Monday has arrived once again – we’re finally going to see some relief from the heat today – it’s been sweltering since last Wednesday. Owning a house that is 91 years old means no air conditioning. For that matter, many of the houses built here in the Pacific Northwest don’t have A/C, since we never used to actually need it. This summer so far? Boy, I sure wish we had it!

At least Monday means music, so there’s some comfort in that! For the month of August, our Spotlight Dancer is our very own friend and co-conductor, Alana from Ramblin’ with AM! The theme selected for this week is “Build a playlist from one decade (that one was so much fun let’s do it again!)” That was a fun theme – let’s get this decade party started!

Most of you know that the 80s and 90s are typically my favorite decades of music – this week I’m going to focus on the 80s in honor of my late best friend Peggy, who hands down loved the 80s tunes best.

Let’s start with a song from an English rock band from their 1983 album which is considered their ‘signature song’. Written by the lead singer, the single was the biggest US and Canadian hit of 1983, topping the Billboard Hot 100 singles chart for eight weeks (the band’s only No. 1 hit on that chart), and the Canadian RPM Chart for four weeks, while spending an additional six weeks at No. 2. It also topped the UK Singles Chart for four weeks and the Billboard US Top Tracks chart for nine weeks, while reaching the Top 10 in numerous other countries.

At the 26th Annual Grammy Awards, the song was nominated for three Grammy Awards, including Song of the Year, Best Pop Performance by a Duo or Group with Vocals, and Record of the Year, winning in the first two categories. In the 1983 Rolling Stone critics’ and readers’ poll, it was voted “Song of the Year”. In the US, it was the best-selling single of 1983 and fifth-best-selling single of the decade.

Here’s The Police with “Every Breath You Take”:

Next up is a song from an American new wave band, and the theme to the 1980 film American Gigolo. The song appeared in the film and was released in the United States in early 1980 as a single, which was No. 1 for six consecutive weeks on the Billboard Hot 100 chart, where it became the band’s biggest single and second No. 1.

It also hit No. 1 in the UK and Canada, where it became their fourth and second chart-topper, respectively.

Give a listen to Blondie with “Call Me”:

Next up is a favorite song from the 80s that was recorded for the soundtrack of a favorite movie whose title was the same name of this song. It’s a power ballad in which its protagonist implores an ex-lover to “take a look at me now”, knowing that reconciliation is “against all odds” while considering it worth trying.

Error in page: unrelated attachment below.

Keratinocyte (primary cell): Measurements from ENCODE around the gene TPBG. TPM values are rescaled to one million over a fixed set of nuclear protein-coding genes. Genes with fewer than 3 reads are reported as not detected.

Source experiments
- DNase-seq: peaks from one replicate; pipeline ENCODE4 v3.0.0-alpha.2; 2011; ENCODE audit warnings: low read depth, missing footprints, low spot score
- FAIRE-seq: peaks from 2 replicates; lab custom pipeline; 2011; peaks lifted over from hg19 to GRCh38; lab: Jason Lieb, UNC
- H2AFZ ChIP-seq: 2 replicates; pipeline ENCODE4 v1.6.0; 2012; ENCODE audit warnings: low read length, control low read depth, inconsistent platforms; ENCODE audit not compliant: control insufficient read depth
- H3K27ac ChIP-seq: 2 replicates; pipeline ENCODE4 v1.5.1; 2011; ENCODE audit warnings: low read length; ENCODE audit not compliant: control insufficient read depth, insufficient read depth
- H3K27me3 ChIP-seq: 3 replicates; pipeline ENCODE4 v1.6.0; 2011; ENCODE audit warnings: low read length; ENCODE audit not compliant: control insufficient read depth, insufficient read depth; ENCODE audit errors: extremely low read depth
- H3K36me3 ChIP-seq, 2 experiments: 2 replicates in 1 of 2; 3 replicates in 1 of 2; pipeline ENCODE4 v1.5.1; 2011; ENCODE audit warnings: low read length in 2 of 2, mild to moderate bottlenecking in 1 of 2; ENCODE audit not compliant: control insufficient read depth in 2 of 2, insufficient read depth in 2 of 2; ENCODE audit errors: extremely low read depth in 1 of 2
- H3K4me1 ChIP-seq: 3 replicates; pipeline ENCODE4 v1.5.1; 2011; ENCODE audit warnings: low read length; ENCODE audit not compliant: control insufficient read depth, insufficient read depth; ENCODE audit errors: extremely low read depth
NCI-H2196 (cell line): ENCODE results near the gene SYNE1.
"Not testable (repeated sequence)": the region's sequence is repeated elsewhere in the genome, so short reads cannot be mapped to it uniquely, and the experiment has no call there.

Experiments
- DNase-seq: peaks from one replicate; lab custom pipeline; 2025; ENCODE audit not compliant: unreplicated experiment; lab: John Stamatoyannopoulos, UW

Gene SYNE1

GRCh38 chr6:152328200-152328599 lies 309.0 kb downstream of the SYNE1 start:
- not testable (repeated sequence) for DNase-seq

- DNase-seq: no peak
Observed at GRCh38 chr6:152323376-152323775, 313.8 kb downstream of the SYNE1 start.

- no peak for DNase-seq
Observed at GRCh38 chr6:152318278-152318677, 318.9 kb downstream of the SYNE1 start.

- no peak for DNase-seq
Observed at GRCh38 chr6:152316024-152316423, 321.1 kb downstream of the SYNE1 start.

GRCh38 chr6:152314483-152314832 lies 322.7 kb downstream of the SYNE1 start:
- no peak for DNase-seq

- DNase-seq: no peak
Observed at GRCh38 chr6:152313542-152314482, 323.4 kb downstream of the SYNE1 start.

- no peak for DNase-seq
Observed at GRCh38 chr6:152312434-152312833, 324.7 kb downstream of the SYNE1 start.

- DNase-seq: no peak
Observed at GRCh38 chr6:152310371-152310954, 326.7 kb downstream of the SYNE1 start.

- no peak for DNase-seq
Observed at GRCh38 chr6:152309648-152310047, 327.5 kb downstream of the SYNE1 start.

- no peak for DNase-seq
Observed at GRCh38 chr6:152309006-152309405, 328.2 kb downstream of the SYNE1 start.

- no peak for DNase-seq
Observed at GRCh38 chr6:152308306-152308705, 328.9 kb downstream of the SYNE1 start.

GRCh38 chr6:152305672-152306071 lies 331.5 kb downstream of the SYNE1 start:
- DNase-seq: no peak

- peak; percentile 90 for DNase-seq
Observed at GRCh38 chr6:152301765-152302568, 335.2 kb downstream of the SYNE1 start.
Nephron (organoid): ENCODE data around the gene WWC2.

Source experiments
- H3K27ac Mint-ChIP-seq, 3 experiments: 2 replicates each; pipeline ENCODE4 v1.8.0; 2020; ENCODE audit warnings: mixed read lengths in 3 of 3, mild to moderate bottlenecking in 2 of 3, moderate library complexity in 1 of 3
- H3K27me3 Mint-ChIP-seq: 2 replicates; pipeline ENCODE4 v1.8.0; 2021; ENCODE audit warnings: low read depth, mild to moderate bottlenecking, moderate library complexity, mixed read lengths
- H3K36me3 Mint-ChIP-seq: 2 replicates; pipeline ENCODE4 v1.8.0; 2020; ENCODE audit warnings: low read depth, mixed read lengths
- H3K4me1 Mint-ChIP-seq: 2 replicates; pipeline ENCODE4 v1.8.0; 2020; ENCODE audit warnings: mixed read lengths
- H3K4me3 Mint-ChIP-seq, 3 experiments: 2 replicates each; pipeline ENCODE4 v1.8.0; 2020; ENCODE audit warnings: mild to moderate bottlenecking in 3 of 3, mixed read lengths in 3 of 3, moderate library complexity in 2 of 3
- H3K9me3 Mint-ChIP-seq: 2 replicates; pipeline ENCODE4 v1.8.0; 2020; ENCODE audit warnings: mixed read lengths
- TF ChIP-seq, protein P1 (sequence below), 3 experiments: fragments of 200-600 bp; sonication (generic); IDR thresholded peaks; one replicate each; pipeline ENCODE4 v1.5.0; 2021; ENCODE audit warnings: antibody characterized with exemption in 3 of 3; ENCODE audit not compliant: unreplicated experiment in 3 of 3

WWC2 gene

The single reached No. 1 on the Billboard Hot 100 in the United States, the first of seven US No. 1’s for this artist in his solo career. The song has been covered by several singers, some versions of which have been successful in both the US and UK markets.

Here’s Phil Collins with “Against All Odds (Take a Look at Me Now)”:

Last, but certainly not least, is an 80s song from one of my all-time favorite movies from 1983. Music composer Giorgio Moroder was asked to score the film, so he wrote the music while the artist paired with another writer and wrote the lyrics. They wrote most of the lyrics after they were shown the last scene from the film in which the main character dances at an audition for a group of judges. They felt that the dancer’s ambition to succeed could act as a metaphor for achieving any dream a person has and wrote lyrics that described what it feels like when music inspires someone to dance. The song wound up being used for the scene they watched as well as during the opening credits as the main character is shown working as a welder.

Their collaboration was the first single to be released from the soundtrack album and received positive reviews. Because the movie was going to be released in mid-April of that year, Casablanca Records made the single available in March as a way of marketing the film to the target audience. The unexpected success at the box office resulted in stores across the US selling out of both the single and its parent album just days after the movie was in theaters.

Get ready to dance, here’s Irene Cara with “Flashdance… What a Feeling”:

That’s a wrap for this week – see you on the dance floor! 

Now on to the particulars of Monday’s Music Move’s Me:   Photobucket

I have the supreme honor and privilege of being a co-host with the inimitable Xmas Dolly and our musical cohort, the awesome Cathy from Curious as a CAThy, Callie of JAmerican Spice, and Alana of Ramblin’ with AM!

Want to join in the fun? It’s easy – just find a tune that rocks your boat, post it and link up – don’t forget to grab Xmas Dolly…er, um, I mean her button…over at her place here. Check out Xmas Dolly’s sidebar for the random themes we sport each week – and you can always ask for a specific theme of music you like, too. Check out the other music lovahs and let’s jam!


Alana from Ramblin’ with AM


  1. Stacy,

    The 80s had some good music. We saw Flashdance and while it wasn’t the best film, it sure had some of the best songs from its time. We own the album on CD, probably was one of the first we bought, too. It’s great dancing with you, my friend. Have a boogietastic week!

  2. Glad to see you weren’t roasting (at least as of Monday) I can’t imagine the heat the Northwest has experienced. Loved the 80’s flashback (and flashdance, and all the crazy driving in Tale a Look at Me Now (Against All Odds). Ah, Phil Collins. Nice playlist. Stay cool!

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